Born in Northamptonshire, Robert Dallington (1561-1637) was a writer, traveler and courtier who lived in 16th-century England. Of his five publications, two guidebooks, The View of France (1604) and A Survey of the Great Dukes State of Tuscany (1605) are well- known. He made the Grand Tour through Europe with Roger Manners, 5th Earl of Rutland, acting as his tutor and secretary. This book is based on Dallington’s stay in Tuscany in 1596. At first it was intended only for private circulation but was later commercially printed, enabling a wider readership. The book contains a detailed history of Florence and accounts of different cities in Tuscany. The fascination with Florentine culture and the Medici found in this book had a broad impact on contemporary English society: the book served to promote an attractive image of Italy and Florence in particular became a destination for English travelers who appreciated art. Dallington also writes briefly about Pisa and the Camposanto as one of the major monuments of the city. That the legend about the holy earth is included in the description of the Camposanto suggests that it was considered essential information. / DJDallington_A Survey of_1605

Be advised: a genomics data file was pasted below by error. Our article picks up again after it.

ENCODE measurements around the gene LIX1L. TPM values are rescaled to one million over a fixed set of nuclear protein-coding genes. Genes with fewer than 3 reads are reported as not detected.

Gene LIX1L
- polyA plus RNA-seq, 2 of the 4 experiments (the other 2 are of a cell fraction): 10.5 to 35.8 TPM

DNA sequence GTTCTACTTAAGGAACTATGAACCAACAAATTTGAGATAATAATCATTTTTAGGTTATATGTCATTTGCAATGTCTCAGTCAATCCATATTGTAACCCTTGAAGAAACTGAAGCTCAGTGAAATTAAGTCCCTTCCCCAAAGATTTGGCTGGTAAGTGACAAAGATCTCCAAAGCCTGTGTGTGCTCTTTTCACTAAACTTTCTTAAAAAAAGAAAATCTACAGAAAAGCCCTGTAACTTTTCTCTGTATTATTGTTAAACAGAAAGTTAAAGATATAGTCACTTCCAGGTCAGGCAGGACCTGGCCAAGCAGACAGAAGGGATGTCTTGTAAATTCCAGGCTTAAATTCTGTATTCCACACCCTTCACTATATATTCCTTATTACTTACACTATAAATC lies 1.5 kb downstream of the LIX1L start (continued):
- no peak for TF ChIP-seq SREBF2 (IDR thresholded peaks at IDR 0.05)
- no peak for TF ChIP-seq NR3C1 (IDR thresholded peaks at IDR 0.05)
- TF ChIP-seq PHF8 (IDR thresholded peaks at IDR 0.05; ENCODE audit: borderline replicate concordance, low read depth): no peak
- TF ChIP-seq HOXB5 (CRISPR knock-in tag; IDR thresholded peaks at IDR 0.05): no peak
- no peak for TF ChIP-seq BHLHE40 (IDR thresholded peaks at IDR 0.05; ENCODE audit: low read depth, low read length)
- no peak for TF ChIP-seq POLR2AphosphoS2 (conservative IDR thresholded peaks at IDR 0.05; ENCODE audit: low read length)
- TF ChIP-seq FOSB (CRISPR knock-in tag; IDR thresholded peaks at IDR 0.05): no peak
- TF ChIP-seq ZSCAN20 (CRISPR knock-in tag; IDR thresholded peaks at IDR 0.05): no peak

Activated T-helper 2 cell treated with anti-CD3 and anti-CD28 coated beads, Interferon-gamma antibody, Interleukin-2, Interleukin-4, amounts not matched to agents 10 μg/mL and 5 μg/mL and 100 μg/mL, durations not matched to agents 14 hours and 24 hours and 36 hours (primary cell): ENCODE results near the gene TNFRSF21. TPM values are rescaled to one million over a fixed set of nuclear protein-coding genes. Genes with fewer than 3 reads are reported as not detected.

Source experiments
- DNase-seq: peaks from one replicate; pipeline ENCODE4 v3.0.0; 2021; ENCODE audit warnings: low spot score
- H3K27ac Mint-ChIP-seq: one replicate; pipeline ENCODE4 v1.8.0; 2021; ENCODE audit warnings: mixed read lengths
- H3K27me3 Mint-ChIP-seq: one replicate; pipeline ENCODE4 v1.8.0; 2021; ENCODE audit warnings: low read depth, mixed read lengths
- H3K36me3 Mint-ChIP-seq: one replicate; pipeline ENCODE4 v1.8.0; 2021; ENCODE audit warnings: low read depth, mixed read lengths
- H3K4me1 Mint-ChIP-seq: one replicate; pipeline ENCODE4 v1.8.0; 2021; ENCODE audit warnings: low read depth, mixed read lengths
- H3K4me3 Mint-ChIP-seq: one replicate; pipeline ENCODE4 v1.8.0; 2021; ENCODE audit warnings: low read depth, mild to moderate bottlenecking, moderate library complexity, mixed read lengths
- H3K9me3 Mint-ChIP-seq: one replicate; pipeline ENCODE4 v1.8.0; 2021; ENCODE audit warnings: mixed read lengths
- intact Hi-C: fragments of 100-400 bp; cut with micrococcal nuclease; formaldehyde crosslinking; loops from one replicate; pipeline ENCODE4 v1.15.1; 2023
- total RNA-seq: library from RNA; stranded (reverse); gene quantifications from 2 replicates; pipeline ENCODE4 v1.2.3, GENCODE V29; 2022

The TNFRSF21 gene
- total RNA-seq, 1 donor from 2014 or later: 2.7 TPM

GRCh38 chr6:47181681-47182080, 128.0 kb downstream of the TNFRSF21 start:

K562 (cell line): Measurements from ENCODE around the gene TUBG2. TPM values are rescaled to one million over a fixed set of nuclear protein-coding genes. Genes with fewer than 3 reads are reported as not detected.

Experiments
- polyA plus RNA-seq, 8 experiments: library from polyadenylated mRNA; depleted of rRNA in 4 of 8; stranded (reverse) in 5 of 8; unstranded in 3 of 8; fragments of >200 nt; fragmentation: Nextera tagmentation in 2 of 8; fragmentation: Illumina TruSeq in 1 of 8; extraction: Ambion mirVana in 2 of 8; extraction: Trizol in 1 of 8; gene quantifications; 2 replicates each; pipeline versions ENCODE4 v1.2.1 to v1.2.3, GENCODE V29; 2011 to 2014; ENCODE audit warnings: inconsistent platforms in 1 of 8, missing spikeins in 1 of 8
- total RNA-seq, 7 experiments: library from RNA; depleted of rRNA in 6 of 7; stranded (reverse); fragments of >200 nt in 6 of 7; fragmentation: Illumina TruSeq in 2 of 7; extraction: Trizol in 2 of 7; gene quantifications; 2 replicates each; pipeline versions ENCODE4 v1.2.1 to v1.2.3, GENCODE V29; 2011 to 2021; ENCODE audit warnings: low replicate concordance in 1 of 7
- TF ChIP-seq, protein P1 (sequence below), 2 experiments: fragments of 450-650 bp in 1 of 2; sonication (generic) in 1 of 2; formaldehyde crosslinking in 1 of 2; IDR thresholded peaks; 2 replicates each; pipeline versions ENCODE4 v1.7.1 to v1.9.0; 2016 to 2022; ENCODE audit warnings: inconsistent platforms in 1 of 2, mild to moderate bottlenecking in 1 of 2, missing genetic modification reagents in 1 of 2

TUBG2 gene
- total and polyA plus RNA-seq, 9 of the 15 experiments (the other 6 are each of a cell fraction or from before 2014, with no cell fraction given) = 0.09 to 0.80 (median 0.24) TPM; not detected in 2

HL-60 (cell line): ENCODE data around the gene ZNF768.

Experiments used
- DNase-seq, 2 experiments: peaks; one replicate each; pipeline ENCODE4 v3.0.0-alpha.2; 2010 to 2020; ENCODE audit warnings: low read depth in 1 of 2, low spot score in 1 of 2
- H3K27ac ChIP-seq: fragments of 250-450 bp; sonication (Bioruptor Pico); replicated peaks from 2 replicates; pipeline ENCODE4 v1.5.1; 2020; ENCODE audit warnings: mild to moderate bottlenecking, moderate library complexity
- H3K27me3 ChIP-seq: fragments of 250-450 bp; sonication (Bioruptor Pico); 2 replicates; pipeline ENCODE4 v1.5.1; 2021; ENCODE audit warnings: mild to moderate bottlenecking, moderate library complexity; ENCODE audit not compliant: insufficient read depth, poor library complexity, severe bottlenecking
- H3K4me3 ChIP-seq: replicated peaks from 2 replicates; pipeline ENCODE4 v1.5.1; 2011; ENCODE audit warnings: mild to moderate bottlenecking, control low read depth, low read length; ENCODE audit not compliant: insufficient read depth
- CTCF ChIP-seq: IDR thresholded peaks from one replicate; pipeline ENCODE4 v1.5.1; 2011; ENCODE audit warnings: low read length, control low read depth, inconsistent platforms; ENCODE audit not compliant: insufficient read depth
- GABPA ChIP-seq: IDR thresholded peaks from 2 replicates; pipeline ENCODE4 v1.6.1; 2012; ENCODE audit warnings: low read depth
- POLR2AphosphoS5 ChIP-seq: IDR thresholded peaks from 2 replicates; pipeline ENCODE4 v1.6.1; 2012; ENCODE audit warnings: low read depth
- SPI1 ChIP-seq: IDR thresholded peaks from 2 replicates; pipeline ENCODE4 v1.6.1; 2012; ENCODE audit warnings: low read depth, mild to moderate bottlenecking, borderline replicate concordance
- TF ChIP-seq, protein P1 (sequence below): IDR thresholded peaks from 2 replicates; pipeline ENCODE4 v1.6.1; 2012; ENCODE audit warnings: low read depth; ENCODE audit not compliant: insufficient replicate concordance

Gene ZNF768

Source: Robert Dallington, A Survey of the Great Dukes State of Tuscany. In the Yeare of Our Lord 1596 (London: Edward Blount, 1605), 23.
“On the North of this Church [the Cathedral] is the Campo Santo, as they call it, their Golgetha or place of burial, the earth whereof was brought in ships from the Terra santa, as their Histories record: & as they affirme, the dead consume there in foure and twenty houres. Not farre from this place is an old ruinous Tower, called by them (Torre di fame) […].”